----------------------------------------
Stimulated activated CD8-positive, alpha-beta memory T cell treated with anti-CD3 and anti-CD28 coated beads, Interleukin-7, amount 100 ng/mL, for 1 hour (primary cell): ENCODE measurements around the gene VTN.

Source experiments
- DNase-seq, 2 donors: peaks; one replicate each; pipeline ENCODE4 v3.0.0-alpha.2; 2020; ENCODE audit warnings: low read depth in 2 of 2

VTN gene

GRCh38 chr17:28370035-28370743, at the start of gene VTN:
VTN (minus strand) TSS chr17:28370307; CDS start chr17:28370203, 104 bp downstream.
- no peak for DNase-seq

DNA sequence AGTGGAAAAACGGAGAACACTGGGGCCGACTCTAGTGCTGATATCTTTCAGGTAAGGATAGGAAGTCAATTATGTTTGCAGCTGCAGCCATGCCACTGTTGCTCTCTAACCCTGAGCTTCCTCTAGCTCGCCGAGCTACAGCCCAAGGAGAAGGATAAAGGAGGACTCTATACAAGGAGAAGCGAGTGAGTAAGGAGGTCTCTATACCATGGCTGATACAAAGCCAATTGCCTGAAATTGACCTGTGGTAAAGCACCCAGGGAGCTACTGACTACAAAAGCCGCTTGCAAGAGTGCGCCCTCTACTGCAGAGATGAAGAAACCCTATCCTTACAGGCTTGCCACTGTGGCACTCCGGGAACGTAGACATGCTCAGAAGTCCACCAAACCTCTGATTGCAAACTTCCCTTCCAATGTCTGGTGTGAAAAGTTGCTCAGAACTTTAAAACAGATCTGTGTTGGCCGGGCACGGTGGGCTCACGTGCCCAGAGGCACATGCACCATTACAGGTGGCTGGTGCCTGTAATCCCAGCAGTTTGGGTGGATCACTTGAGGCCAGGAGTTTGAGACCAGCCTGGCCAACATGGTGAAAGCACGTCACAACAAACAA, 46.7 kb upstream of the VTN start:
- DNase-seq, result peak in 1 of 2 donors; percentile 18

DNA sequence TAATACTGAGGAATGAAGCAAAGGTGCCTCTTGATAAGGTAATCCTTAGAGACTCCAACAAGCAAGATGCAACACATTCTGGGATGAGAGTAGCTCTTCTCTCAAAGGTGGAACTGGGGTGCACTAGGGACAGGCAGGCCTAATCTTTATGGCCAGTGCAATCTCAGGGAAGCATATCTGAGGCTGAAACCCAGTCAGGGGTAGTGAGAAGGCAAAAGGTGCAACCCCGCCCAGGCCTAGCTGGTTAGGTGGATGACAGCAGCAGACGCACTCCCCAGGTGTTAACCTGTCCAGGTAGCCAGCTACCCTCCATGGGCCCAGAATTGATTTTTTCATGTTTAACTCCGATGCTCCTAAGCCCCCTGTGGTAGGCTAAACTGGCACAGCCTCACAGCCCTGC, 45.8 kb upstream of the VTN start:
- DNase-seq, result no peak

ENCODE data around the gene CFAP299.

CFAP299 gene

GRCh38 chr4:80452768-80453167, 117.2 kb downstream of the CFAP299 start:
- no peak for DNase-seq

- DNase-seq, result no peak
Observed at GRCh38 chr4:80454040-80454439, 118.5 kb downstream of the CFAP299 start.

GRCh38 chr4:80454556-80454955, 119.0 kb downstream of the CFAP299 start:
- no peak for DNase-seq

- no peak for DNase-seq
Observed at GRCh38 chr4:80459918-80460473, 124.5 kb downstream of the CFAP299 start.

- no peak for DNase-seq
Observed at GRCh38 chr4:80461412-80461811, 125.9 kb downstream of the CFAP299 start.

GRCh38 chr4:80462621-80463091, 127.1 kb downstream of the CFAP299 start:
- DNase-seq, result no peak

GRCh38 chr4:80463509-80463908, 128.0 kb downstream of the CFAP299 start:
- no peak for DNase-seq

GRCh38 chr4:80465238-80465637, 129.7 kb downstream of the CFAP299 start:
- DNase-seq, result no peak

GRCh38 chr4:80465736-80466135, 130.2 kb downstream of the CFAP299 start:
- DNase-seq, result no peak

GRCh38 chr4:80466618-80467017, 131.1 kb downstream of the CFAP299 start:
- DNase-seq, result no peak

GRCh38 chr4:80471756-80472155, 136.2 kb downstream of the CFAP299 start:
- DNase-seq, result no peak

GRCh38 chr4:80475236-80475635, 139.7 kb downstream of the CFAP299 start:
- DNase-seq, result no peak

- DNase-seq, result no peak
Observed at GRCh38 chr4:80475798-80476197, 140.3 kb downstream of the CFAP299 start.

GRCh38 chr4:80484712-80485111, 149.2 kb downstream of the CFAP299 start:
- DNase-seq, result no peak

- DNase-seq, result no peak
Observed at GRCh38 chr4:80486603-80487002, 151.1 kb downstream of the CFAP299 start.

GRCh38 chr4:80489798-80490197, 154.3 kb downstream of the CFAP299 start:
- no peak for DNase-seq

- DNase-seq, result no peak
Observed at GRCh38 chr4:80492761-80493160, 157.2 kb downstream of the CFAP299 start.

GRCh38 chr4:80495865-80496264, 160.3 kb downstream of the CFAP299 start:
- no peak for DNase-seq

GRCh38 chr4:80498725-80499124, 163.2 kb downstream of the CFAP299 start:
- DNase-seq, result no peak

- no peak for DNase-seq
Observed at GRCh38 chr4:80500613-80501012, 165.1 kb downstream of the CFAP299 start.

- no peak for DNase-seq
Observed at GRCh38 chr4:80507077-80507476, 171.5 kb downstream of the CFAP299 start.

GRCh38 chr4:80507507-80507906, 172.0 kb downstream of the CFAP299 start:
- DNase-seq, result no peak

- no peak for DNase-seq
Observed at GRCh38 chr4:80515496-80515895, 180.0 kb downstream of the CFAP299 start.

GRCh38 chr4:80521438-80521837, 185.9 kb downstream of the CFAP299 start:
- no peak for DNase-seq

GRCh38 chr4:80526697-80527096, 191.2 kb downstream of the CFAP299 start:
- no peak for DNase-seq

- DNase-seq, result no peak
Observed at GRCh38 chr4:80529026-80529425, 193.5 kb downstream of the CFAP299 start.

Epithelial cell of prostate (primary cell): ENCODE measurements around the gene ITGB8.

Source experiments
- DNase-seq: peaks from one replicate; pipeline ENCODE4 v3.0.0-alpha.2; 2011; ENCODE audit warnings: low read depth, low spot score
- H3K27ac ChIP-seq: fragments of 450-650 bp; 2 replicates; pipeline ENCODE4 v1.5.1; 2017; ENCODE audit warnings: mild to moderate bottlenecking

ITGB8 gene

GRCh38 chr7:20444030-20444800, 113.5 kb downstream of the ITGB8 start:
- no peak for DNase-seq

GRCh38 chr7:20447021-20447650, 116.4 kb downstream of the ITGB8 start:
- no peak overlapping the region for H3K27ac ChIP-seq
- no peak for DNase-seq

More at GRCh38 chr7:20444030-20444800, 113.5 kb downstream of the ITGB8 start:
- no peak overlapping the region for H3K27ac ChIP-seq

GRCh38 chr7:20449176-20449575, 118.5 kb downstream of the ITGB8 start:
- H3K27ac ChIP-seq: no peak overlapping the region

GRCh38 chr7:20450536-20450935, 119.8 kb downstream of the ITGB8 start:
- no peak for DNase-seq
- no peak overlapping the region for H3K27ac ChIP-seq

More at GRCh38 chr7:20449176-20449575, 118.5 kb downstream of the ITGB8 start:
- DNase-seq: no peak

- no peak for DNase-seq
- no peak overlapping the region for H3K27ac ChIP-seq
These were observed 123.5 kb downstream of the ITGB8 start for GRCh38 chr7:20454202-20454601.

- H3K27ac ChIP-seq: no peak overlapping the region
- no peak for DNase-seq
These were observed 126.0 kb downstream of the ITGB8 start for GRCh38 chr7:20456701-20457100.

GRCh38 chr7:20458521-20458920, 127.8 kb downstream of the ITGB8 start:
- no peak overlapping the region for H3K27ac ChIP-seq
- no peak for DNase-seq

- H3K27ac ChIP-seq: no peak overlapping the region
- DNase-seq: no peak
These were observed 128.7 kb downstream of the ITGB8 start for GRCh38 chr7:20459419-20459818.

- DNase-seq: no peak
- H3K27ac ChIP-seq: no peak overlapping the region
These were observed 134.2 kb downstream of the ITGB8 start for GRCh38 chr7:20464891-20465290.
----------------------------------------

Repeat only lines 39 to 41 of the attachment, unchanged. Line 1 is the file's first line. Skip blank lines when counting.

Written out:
Observed at GRCh38 chr4:80475798-80476197, 140.3 kb downstream of the CFAP299 start.

GRCh38 chr4:80484712-80485111, 149.2 kb downstream of the CFAP299 start:
- DNase-seq, result no peak